…However, the mastering and distribution ends both delayed things so much that we now have to wait til November…which means it will be after what would have been the next 2 singles!  The first of which is….

 

so

1st september 2020 – new single! Down The Pub

 

New album from Brophy’s Law – True Stories

October 2019…was the month that the new album from Brophy’s Law, entitled “True Stories” came out…featuring Mr. Dale on bass on all tracks except the opening one.  The band has been going from strength to strength the last couple of years, and it wonderful to finally have a product I can point people to…and one that I think is mighty fine.

The first 3 songs are about travelling – Neil Brophy was a backpacker in the old days, and these songs are from that period, when he’d move from place to place in Australia and New Zealand and elsewhere, playing his guitar and collecting true stories.  “Road to Meo” is also a journey – this time into yourself and your own personal destiny.  The first single, “Nice to know” is about then coming home to your hometown and finding that so little has changed while you were away.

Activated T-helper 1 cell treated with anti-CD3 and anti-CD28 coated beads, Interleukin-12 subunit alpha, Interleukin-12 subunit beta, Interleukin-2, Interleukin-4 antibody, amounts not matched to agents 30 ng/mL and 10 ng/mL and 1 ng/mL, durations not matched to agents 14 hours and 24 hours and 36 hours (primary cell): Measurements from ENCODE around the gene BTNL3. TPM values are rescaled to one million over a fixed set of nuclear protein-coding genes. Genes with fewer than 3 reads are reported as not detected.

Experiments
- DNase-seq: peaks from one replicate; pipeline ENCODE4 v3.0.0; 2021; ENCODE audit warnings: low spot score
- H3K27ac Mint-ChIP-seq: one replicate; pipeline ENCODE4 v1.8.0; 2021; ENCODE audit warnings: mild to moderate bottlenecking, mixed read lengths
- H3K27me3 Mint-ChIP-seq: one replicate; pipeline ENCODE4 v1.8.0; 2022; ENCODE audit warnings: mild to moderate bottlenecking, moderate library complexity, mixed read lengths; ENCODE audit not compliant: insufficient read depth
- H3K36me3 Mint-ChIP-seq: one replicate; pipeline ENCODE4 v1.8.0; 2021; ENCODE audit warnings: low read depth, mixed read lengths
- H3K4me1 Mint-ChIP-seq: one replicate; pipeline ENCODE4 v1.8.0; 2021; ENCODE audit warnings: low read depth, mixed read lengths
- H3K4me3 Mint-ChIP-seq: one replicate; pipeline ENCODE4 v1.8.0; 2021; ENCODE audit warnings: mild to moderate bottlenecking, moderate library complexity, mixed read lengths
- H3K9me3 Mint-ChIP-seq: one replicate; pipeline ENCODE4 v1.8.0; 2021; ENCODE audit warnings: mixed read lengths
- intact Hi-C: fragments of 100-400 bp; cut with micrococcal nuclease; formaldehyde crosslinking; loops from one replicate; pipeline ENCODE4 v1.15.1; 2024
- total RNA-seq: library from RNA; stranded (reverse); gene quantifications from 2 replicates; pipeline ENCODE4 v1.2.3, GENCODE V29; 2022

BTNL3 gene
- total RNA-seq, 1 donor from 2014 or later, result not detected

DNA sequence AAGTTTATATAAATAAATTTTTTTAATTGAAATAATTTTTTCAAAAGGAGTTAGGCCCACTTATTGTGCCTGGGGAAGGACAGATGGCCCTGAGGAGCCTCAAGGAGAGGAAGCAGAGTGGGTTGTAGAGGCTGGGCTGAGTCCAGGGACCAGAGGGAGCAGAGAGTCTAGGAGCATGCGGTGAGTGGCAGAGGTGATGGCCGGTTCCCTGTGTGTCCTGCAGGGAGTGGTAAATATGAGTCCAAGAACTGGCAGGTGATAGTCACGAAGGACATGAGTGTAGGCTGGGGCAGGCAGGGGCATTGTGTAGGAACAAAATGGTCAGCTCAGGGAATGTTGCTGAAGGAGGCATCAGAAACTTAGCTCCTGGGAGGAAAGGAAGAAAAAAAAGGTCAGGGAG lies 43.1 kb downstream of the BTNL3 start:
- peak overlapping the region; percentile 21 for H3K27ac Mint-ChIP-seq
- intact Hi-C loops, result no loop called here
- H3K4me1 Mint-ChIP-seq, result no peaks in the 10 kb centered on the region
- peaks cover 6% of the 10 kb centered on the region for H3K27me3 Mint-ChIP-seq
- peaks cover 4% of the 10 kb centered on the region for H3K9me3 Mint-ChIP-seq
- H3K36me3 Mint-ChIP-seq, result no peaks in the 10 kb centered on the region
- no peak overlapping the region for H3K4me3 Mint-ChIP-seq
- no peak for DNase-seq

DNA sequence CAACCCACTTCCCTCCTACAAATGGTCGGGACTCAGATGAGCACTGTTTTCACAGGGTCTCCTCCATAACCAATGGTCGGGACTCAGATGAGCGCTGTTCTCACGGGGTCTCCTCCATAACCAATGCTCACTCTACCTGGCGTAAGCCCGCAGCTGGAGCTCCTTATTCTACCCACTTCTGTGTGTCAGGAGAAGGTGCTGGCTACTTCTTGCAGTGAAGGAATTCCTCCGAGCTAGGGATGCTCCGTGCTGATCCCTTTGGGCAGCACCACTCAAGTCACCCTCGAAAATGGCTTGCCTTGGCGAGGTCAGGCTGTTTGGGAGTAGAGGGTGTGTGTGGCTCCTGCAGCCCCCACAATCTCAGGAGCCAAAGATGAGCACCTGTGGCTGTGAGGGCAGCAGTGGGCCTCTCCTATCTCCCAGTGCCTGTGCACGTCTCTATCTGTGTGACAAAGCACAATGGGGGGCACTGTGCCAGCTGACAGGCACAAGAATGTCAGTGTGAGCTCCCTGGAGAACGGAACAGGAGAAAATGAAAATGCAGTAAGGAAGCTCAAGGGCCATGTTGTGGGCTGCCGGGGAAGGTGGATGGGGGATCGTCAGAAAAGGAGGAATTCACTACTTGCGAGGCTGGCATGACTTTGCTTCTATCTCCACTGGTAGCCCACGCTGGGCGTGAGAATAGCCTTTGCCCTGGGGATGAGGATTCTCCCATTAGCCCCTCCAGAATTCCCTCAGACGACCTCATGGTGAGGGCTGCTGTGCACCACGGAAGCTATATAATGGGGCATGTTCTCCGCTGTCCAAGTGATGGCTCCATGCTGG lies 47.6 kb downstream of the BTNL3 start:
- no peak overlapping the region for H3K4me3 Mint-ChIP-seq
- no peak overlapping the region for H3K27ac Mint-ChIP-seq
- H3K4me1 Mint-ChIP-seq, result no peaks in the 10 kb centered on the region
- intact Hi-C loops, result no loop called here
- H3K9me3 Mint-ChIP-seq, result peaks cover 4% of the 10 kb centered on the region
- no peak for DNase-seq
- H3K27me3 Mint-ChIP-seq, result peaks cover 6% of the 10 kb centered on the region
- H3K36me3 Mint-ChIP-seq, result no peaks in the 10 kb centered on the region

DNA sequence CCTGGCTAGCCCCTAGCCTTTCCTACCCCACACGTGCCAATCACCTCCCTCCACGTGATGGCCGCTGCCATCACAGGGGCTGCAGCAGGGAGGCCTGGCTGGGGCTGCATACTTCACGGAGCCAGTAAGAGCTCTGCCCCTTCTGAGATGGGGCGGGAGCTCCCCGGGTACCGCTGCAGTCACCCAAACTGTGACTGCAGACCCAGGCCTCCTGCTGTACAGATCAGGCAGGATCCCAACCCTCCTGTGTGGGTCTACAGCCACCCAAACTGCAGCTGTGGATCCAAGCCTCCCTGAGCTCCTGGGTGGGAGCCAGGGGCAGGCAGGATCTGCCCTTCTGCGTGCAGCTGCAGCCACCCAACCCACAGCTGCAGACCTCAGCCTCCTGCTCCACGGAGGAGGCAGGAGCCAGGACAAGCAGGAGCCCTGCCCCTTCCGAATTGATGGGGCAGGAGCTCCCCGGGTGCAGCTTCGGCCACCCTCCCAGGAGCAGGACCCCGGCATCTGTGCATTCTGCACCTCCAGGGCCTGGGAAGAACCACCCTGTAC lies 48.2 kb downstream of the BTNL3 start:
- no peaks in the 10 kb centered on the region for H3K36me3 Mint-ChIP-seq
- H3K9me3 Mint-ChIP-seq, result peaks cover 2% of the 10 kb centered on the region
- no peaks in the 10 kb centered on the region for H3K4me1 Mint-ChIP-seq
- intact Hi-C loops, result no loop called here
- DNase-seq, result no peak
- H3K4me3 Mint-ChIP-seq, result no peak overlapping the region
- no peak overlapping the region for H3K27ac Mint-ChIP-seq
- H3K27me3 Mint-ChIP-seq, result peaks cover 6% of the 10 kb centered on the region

“Record Collector” is probably my favourite track on the album – a post-punk celebration of the record collection and the lifestyle that went with it.  A good description of most of my teenage years.  Fear of fear is a critique of the mass-hysteria over reaction to the migrant “crisis” of 2016, caused by the right wing propaganda machine that owns much of the West’s press.  “Bears go Fishing” is a happy clappy live number that hopefully cheers everone up after the political song…”Lucky People” continues the upward vibe and “Viking Rover” is another “True” story – of how some viking ghosts came from Ireland to Denmark to build a pub…

Have a listen here:

whole album on Spotify:

My Cd collection pt. 1

I’ve finally moved to a permanent address, which means that I’ve finally unpacked my CD collection which has been in storage for about 7 years.  Having set them up on shelves in the studio I’ve started playing through them in alphebetic order.  So far I’ve got through:

The Adventure Babies: Laugh

The last album released on Factory Records and recorded at Mad Hat Studios in Wolverhampton.  I was going out with an engineer from Mad Hat while it was being made and knew some members of the band and the engineer Mark Stuart.  I met Steve Lilywhite, who produced the album (with Mark) at the Newhampton Pub one evening.  I always liked TAB’s catchy tunes and clever, unorthodox lyrics, and it’s a good quirky, feelgood album

Aerosmith: Big Ones

I never consider myself a fan, but listening to this, it’s astounding how many great songs they crammed onto this.  And you really can’t question the musicianship.  Brilliant stuff and full of deserved hits.

AfroCelt Soundsystem: Vol 1 Sound Magic